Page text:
Another thing James tells us in the front and back of his letter is that faith during prayer is essential. In chapter 1 we see that God is in the giving business, and for all who ask Him for wisdom, if we ask in faith without doubting, God grants that prayer. He gives to all men generously without finding fault. But if we pray with the wrong motives such as selfishness or with doubts, we shouldn’t expect to receive anything from God. Such a person is double minded, unstable in all his ways, says James. Then in chapter 4 James picks up on this theme again with these words:
What causes fights and quarrels among you? Don’t they come from your desires that battle within you? 2 You desire but do not have, so you kill. You covet but you cannot get what you want, so you quarrel and fight. You do not have because you do not ask God. 3 When you ask, you do not receive, because you ask with wrong motives, that you may spend what you get on your pleasures.
4 You adulterous people,[a] don’t you know that friendship with the world means enmity against God? Therefore, anyone who chooses to be a friend of the world becomes an enemy of God.
Finally, again in chapter James 5:13-18 James tells us that prayers offered in faith have power to save the sick and bring forgiveness of sin and healing of the soul. For James faith, that is, living faith, saving faith, real Christian faith… this kind of faith is active, working, serving, and praying. It is humble, obedient, honest, devoted, growing, durable, and life shaping in nature. Faith, completed by works and matured through trials,shapes us so that we look and act like Jesus.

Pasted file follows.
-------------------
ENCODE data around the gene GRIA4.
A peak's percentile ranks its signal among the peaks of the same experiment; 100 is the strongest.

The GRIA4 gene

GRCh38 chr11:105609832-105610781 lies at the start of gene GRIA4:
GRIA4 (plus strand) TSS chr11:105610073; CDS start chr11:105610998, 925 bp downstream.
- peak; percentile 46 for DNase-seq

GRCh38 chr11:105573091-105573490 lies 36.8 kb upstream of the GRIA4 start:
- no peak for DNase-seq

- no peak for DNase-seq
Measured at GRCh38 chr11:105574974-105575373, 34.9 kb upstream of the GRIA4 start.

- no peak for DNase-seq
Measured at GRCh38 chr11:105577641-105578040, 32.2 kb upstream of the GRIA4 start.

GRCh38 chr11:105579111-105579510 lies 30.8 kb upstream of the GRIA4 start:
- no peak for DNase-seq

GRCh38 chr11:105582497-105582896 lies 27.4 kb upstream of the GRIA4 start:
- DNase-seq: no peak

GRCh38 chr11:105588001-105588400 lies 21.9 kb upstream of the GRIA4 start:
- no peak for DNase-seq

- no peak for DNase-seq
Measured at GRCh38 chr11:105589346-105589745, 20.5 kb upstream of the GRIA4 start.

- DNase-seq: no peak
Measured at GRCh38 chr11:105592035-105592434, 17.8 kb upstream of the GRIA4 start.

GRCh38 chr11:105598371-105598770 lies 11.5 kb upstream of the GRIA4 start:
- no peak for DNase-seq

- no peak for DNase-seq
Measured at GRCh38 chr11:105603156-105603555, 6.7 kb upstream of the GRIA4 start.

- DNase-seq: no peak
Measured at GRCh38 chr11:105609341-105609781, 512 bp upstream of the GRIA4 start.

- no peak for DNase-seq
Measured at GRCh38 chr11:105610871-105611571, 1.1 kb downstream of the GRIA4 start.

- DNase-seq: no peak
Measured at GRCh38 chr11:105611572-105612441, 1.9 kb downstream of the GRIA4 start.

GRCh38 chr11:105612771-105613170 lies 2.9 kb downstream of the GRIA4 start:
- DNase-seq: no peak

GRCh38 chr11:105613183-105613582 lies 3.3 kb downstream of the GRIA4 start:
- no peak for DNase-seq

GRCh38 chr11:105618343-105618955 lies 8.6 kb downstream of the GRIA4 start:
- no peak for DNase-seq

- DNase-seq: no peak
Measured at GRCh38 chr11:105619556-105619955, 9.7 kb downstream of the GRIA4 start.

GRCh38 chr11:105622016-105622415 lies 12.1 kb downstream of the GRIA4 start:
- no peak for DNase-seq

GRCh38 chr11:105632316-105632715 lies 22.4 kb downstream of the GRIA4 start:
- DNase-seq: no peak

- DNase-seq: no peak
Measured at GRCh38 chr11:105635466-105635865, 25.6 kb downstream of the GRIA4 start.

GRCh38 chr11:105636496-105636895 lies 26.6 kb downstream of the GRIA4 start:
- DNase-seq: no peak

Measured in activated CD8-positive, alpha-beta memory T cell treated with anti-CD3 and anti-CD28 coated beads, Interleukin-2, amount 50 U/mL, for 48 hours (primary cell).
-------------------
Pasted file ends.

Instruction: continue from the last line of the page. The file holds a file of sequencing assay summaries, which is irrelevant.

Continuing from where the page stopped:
Again, 1 John echoes this in 5:
1 Whoever believes that Jesus is the Christ is born of God, and whoever loves the Father loves the child born of Him. 2 By this we know that we love the children of God, when we love God and observe His commandments. 3 For this is the love of God, that we keep His commandments; and His commandments are not burdensome. 4 For whatever is born of God overcomes the world; and this is the victory that has overcome the world—our faith.
Faith is the victory! That believing, loving, obeying, born again spiritual stuff that has no equal in this world.
Last week we looked at how faith works, and in that lesson I explored a little of what Paul says in comparison with James. We looked at Ephesians 2 and James 2. I tried to show that both Paul and James agree in the gospel, but they are addressing opposite extremes. Paul speaks to those who think they can EARN their salvation through works, and James speaks to those who think that they can have saving faith but do nothing. James stresses that faith, saving faith, always works. Faith that does not work is dead. Paul stresses that faith, saving faith, isn’t trying to work its way to salvation. No, saving faith works because of salvation received by God’s grace. In Paul’s words, “I have been crucified with Christ, nevertheless I live, yet not I, but Christ lives in me, and the life that I now live in the flesh I live by the FAITH of the Son of God who loves me and gave Himself for me.
Next week we will dive into chapter three of James and talk about taming our tongues, or as I read this week a sermon called “Managing our Mouths.”
There is a lot of instruction in the Bible about watching our words. James joins the chorus here and helps us with illustrations and clear instruction that makes us pause and take to heart what we say.